Paris air traffic could take up to 7 years to recover from Covid-19
Air traffic for long-haul flights to and from Paris could take up to seven years to recover from the crisis provoked by the coronavirus pandemic, according to the CEO of Paris Airport.
Augustin de Romanet, head of airport operator ADP (Aéroports de Paris), said in a statement that the coronavirus had inflicted the worst downturn on the air traffic "in 50 years" and that a recovery to pre-Covid-19 levels would be very progressive.
"A return to the traffic level of 2019 in Paris is expected between 2024 and 2027," he said.
The traffic should be back in 2021 for local flights and 2022 at the latest for the Schengen zone.
International airline travel is just one of the many industries across the globe to be severely hit by the Covid-19 crisis, with many companies, such as Air France having to rely on government bailouts or close down.
€543 million loss
The forecast came alongside ADP results which showed a net loss of 543 million euros for the first half of the year, against a 250-million-euro net profit a year earlier.
Paris airport traffic dived by more than 62 percent in that period.
There was practically no traffic at all in April and May, and while June and July saw a recovery it was "slow", de Romanet said, describing the period which included the lockdown in France which began in March.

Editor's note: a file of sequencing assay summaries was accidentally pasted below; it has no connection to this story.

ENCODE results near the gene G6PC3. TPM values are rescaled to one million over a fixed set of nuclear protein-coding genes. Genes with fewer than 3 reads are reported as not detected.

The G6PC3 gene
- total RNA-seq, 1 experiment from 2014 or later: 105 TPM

In an interview with Radio Classique on Tuesday, Romanet added that: "It is very difficult to know when you go from one country to another what the demands of the country of arrival are."
Starting 1 August, travellers from 16 countries deemed "at risk" (outside Europe) will have to undergo a PCR Covid-19 test directly upon arrival at French airports.
As the borders with these countries are already closed, these measures "concern (only) French citizens who reside in these countries or citizens of these countries who have a stable residence in France," Prime Minister Jean Castex said on Friday during a visit to Roissy-Charles-de-Gaulle airport.
"Today there is no predictability," said Romanet, adding that "in the morning you can go to Australia and the next day you're not allowed to go to Denmark."